• Exchange Server domain Enterprise Servers
  • Exchange Services
Unfortunately, when Mark moved these objects back where they belonged, that did not resolve the problem. At that point, we did a little more digging.

It turned out that a previous attempt had been made to install Exchange 2000. Although there were no Exchange servers in the organization, there was an Exchange 2000 Active Directory Connector.

We did some browsing in Active Directory. Although the ADC was present in the Sites and Services console, it turned out that many of the objects that you'd expect to find in Active Directory Users and Computers under the Microsoft Exchange System Accounts container were missing. Mark speculated that a previous administrator might have removed these following the failed attempt to install Exchange.

I pointed out KB article 273478, "How to completely remove Exchange 2000 or Exchange 2003 from Active Directory," and suggested that Mark remove the existing ADC and use the advice in the KB article to get back to a clean slate, then try ForestPrep and DomainPrep again.

Mark decided — wisely, as it turned out — to call Product Support Services before doing any more surgery to Active Directory.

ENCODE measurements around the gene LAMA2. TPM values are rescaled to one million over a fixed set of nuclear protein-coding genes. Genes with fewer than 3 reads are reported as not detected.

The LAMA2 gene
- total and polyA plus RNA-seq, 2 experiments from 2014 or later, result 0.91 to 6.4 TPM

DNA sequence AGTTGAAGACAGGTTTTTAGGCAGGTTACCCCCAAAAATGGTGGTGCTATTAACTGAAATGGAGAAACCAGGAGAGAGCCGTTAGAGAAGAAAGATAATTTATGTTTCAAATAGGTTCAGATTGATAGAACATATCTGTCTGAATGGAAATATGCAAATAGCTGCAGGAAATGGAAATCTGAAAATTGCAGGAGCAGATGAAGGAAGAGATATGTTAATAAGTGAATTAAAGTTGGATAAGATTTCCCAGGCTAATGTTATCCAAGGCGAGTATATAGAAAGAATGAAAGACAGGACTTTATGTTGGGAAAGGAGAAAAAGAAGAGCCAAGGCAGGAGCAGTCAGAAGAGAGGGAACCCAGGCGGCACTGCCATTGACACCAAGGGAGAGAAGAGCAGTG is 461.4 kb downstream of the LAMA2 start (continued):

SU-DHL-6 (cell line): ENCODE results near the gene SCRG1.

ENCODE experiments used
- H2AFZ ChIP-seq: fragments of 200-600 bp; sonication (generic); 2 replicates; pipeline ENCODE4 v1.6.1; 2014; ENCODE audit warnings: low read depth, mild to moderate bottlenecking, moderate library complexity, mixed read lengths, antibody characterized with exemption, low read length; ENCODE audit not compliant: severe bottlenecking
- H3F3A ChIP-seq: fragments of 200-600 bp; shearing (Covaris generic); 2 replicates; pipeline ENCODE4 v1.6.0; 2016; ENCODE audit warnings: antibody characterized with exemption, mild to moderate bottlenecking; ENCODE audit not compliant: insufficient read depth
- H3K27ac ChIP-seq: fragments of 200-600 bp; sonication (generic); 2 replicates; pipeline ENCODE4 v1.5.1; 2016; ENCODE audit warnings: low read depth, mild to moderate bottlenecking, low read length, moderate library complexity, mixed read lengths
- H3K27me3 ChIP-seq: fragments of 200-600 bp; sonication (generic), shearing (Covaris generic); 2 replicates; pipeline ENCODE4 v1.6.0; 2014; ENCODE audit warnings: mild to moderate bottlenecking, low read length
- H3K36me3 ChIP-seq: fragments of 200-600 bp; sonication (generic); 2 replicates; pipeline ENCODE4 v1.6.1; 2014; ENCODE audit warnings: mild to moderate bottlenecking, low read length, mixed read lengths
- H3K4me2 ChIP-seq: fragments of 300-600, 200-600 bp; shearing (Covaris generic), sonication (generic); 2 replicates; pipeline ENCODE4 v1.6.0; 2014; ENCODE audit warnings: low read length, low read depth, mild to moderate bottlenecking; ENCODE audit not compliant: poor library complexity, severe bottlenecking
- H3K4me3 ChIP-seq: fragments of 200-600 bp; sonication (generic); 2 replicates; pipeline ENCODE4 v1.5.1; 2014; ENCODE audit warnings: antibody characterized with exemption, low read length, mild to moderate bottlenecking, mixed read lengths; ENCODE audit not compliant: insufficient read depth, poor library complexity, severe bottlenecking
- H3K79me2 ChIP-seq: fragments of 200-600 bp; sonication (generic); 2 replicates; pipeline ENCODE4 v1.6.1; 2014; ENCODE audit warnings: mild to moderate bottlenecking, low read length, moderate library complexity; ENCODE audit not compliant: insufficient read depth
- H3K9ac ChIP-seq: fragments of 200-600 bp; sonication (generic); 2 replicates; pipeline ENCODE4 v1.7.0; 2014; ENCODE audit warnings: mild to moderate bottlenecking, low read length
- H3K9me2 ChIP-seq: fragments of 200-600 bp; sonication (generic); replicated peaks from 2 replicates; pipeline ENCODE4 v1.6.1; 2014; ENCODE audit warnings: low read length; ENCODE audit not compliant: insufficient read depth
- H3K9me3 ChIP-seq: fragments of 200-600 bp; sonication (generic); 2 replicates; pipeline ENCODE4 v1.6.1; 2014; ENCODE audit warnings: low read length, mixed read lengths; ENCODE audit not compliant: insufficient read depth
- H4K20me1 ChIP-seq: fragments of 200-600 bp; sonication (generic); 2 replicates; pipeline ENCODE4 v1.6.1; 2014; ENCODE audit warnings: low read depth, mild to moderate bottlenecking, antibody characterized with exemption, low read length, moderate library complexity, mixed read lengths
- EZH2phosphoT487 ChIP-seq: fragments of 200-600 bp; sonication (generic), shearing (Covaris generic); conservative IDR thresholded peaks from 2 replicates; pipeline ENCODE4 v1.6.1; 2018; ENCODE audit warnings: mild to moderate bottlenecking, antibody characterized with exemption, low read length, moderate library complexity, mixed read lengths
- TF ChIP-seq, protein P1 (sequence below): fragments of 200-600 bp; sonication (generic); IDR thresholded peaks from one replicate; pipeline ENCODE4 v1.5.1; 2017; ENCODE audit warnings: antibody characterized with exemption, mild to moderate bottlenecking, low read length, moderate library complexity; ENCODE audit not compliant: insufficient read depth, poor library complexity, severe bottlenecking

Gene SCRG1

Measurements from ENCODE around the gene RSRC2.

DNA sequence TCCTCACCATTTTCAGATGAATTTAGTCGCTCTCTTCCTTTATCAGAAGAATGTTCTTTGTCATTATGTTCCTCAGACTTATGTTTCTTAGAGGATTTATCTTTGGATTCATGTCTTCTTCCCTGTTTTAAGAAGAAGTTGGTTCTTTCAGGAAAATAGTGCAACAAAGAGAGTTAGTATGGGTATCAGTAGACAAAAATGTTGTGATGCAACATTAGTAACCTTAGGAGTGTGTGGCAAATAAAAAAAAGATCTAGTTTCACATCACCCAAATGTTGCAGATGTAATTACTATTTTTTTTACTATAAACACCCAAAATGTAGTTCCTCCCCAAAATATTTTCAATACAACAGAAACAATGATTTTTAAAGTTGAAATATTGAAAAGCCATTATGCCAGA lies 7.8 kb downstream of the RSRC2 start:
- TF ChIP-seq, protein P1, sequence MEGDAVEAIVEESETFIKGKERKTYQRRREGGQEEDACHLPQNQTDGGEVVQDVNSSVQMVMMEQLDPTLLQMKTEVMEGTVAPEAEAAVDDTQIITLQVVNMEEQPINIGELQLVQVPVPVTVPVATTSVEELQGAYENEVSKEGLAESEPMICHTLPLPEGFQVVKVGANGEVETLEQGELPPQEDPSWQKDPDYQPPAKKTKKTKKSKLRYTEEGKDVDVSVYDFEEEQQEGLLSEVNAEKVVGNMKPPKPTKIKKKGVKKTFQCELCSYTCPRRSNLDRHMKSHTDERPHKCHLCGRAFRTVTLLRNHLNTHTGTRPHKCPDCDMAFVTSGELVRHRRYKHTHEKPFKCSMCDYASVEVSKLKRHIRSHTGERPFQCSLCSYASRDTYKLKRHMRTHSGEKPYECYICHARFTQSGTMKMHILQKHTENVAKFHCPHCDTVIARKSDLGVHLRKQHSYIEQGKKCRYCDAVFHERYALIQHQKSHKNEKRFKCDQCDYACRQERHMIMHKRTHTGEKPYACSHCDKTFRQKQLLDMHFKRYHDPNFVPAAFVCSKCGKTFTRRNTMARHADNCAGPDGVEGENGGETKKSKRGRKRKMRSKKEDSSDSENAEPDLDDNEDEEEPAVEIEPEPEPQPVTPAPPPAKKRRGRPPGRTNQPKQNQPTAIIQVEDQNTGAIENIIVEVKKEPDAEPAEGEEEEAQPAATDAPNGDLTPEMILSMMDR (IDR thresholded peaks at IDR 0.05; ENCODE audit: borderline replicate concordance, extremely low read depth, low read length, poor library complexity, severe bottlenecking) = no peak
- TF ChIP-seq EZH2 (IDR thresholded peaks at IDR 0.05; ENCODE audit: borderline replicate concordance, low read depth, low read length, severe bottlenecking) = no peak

They discovered that the previous administrator had actually removed the default Users container and put an Organizational Unit called Users in its place so that he could apply group policies to it.

Even though the container had the same name, DomainPrep failed because the Distinguished Name (DN) was different. The DN for the default Users container is cn=Users,dc=Domain,dc=Root. The typeful name for a Users OU would be ou=Users,dc=Domain,dc=Root.

Mark wrote me about what they had to do to fix the problem:

  1. Created a new OU and linked the Group Policy Object (GPO) that was linked to the Users OU to the new OU.
  2. Moved all the objects in the Users OU to the new OU.
  3. Used ADSIEdit and LDP, with direction from a Microsoft Technician, to modify the Users OU's attributes and rename it to Users2.
  4. Using ADSIEdit, created a new Users container. (Active Directory Users and Computers does not have the option for creating a plain Container object.)
  5. Using ADSIEdit and LDP, modified the Users Container to have the correct system attributes.
  6. Moved the three Exchange groups to the new Users Container.
  7. Ran DomainPrep. It ran successfully.